Evangelism Among the Heathen

However, during twenty years of ex­perience among the tribes of Borneo, some methods have developed, which, under the blessing of God, have proved successful. These could be adapted to meet similar needs in other heathen lands.

J. T. POHAN, Evangelist, North Borneo Mission

Heathen peoples everywhere have simi­lar customs and superstitions handed down by their ancestory from generation to generation. Their depraved religion tends to make them contented in existing moral con­ditions; the grip of superstition makes change difficult. However, during twenty years of ex­perience among the tribes of Borneo, some methods have developed, which, under the blessing of God, have proved successful. These could be adapted to meet similar needs in other heathen lands.

Entire consecration to this absorbing task is important for one who is called to work for heathen peoples. Irrespective of the worker's race or nationality, it should be an honor to be one among these people, even though living in such environments be entirely strange, and pos­sibly distasteful, to him. In this he follows Paul's example: "I became as a Jew, that I might gain the Jews" (1 Cor. 9:20).

Of first importance upon entering a heathen village is a visit to the chief, showing respect for his position and gaining his friendship. This also makes more effective succeeding visits to the villagers themselves. Daily association is very helpful in that all-important task of ac­quiring the language. One must live with the people, work with them in the fields, sleep in their homes occasionally and take any good food they may prepare, learn their legends, and be well-versed in their customs and supersti­tions.

In all his association a worker should never once criticize or condemn the customs (no mat­ter how evil they may seem), neither in the presence of the people nor in their absence, for somehow it will always get back to them.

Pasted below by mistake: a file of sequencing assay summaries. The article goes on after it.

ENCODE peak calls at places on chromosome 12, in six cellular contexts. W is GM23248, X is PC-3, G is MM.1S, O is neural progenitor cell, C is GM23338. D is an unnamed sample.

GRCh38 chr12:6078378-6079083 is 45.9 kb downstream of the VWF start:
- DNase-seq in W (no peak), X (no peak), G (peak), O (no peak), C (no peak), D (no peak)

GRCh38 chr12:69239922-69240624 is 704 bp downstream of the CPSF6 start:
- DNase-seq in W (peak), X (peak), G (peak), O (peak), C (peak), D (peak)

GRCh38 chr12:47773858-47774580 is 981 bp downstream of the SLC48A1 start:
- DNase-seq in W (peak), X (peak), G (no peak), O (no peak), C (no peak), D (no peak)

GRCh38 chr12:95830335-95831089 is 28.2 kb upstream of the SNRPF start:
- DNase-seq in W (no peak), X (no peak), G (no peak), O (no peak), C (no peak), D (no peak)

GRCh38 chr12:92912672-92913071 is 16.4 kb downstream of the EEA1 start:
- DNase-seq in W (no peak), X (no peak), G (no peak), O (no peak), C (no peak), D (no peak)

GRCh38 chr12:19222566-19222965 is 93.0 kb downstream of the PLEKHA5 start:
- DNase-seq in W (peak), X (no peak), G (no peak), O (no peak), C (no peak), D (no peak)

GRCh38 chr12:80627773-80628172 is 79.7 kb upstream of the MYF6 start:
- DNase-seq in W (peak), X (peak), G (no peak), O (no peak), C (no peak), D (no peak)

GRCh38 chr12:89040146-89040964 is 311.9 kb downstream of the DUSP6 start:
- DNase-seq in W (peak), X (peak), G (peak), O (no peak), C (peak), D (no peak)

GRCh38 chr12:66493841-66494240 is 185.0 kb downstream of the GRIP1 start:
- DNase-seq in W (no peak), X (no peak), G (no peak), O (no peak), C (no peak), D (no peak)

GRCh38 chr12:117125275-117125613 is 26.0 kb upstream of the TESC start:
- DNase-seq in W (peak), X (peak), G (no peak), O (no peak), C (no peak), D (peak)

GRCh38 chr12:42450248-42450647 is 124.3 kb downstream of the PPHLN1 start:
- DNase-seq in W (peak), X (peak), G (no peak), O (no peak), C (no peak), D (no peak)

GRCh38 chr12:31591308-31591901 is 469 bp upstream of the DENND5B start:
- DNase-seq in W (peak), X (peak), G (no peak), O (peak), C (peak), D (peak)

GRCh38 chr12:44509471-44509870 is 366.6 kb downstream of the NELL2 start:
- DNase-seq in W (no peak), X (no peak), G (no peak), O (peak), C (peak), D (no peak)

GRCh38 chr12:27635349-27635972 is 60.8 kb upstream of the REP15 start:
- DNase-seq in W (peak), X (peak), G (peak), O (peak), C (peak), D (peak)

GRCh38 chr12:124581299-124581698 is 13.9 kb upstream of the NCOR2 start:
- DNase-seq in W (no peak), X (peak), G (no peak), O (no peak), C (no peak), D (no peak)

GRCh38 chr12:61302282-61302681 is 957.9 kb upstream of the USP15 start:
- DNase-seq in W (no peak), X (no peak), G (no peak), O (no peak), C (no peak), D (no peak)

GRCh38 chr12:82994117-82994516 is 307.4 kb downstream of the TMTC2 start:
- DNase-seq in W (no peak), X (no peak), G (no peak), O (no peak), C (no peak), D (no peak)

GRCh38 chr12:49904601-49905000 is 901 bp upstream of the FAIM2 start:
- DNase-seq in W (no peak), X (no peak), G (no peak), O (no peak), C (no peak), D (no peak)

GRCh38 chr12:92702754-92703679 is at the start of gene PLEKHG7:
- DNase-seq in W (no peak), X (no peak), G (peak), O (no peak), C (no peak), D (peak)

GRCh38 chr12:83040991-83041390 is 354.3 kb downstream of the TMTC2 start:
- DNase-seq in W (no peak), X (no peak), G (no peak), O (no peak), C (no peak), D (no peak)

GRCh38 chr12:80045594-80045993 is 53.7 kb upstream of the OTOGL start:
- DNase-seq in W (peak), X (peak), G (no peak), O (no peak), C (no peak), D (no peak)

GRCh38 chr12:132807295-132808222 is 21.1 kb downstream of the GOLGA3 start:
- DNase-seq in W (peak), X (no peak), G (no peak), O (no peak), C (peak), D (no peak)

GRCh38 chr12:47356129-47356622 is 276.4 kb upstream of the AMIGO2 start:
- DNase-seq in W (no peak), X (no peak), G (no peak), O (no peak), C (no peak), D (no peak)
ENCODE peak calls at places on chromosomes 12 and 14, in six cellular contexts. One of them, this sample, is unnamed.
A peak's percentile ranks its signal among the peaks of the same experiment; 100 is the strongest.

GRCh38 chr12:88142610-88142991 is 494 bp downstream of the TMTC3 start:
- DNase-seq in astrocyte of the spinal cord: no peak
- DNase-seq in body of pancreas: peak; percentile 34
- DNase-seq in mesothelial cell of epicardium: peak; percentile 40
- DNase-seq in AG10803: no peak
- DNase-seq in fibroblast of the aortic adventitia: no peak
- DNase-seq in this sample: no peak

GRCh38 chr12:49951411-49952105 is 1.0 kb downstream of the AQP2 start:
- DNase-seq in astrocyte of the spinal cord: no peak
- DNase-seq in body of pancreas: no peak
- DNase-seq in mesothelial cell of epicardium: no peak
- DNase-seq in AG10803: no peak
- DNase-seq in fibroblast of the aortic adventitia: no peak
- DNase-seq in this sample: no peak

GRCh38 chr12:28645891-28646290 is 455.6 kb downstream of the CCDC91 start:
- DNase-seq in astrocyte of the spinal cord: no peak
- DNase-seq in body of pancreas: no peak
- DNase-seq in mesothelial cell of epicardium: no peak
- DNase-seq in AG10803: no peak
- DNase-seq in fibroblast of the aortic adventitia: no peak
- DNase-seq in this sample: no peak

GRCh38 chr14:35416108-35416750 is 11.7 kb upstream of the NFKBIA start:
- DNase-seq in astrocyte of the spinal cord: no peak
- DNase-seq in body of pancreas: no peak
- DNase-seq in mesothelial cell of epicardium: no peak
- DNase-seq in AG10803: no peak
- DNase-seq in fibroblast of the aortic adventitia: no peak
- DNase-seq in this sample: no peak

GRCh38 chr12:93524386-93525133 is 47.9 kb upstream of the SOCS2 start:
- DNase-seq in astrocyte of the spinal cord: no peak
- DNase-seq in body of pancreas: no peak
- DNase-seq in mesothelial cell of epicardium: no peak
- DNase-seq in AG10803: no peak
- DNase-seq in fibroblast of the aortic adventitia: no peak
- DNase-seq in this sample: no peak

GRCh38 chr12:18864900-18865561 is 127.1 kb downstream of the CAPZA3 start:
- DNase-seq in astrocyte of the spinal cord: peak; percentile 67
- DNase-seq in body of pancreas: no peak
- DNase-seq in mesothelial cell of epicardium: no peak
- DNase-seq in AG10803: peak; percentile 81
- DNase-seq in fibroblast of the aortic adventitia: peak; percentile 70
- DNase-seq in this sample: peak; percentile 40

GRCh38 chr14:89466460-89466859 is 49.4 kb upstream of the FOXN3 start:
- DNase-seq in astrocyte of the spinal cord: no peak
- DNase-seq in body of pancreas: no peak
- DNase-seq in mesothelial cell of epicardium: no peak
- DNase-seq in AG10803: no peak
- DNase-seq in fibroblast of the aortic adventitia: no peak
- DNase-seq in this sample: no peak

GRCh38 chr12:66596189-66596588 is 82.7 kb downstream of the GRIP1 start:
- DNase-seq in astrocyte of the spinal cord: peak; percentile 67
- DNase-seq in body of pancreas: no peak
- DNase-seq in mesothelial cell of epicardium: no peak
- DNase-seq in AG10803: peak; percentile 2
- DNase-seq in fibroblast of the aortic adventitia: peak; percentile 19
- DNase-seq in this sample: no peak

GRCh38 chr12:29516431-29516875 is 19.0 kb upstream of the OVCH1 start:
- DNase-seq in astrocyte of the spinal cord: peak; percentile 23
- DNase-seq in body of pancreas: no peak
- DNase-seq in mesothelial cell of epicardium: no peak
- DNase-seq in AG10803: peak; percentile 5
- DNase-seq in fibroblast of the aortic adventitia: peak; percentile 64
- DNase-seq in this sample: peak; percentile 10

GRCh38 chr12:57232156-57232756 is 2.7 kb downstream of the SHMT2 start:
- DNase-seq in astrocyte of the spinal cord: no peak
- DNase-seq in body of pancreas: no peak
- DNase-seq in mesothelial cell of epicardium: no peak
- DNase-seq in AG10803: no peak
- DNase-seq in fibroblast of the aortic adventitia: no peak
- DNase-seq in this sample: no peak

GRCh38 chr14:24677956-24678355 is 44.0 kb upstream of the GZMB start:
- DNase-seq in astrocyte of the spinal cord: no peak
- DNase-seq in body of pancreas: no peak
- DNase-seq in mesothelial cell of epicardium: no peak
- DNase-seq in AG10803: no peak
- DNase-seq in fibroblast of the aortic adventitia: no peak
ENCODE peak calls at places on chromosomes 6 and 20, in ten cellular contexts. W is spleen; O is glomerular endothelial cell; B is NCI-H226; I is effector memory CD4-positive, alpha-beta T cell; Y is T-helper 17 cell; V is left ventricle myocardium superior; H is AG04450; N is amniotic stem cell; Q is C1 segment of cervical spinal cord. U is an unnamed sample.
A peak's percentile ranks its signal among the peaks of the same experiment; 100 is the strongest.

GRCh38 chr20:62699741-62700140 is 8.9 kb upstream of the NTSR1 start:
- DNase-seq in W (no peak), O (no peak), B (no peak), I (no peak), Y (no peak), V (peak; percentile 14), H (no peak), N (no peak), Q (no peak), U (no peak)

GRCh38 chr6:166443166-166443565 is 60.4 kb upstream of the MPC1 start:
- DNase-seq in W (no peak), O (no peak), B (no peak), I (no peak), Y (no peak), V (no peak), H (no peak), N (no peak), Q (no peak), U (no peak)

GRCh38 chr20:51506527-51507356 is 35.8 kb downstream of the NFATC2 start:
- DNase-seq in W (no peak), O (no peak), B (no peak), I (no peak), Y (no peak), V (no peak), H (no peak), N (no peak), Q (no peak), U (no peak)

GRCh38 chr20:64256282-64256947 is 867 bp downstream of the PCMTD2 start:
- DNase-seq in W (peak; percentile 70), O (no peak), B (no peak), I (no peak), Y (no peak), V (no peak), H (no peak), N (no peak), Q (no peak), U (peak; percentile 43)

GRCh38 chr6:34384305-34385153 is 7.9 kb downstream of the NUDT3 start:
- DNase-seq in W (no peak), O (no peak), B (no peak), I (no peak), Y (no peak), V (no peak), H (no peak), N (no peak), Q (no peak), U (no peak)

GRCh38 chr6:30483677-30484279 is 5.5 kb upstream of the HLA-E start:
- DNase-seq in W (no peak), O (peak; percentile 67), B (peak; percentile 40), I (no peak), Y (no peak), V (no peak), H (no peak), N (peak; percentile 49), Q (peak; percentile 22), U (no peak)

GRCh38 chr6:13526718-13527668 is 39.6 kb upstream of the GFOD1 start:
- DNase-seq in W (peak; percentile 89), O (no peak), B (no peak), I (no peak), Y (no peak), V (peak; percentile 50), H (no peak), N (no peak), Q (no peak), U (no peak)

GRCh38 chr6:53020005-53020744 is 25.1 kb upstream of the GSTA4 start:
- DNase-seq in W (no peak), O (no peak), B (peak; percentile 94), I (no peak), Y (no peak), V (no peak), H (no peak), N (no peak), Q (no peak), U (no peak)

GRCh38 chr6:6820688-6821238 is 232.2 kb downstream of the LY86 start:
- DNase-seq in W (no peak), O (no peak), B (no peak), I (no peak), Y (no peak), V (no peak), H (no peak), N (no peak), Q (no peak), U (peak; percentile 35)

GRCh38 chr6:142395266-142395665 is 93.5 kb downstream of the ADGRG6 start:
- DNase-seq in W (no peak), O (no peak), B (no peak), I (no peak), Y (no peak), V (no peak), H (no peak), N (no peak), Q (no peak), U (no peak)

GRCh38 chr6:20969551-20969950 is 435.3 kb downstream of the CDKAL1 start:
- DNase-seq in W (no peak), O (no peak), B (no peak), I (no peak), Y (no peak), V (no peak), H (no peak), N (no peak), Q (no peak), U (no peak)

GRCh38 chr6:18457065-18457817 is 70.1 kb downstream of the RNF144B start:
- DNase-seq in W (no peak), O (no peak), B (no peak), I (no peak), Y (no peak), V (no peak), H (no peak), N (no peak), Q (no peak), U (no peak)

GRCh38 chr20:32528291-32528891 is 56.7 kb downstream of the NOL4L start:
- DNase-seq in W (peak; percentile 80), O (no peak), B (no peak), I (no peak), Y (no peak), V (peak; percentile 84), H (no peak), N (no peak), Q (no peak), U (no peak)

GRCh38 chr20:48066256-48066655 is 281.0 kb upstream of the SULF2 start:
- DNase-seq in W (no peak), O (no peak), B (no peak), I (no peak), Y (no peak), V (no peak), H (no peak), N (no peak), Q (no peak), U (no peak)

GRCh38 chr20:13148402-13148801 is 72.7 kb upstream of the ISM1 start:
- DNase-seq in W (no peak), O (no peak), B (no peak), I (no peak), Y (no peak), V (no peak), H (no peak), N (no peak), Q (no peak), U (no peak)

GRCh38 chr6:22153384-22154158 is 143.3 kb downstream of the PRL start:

Although preaching may at first have to be done through an interpreter, interest is usually greater when meetings are launched while the evangelist is still fresh and new in any area. The expense is often at a minimum, but brings maximum results. Often the meetings can be conducted in the longhouse without rent, and the chief, already a good friend, will feel it an honor to care for the advertising free. The best time for a village meeting is at night after supper, when everyone is free from housework. Equipment for this project is comparatively simple—a Sabbath school Picture Roll, if avail­able, and one or two pressure lamps, depend­ing on the size of the meeting place. The peo­ple love to sing; in fact, with many, the initial interest is in the singing. The message should be short and very simple, with continued repeti­tion until the message is thoroughly under­stood by their primitive minds. The topics for the first meetings should be chosen with ex­treme care. At first it is best to present a few subjects that are almost in common with some of the legends. I have found the following series to be successful: "The Godhead," "Creation of the World," "Creation of Man," "Good and Evil Angels," "The Fall of Man," "Plans of Salvation," "Universal Flood," "Sabbath and Its Observance," "The Ten Commandments," "Jesus Our Saviour: His Birth, His Work, His Death," "Second Advent," "Signs of Christ's Coming," "Resurrection of the Just," "Millen­nium," "New Earth," "State of the Dead," "Ev­erlasting Life."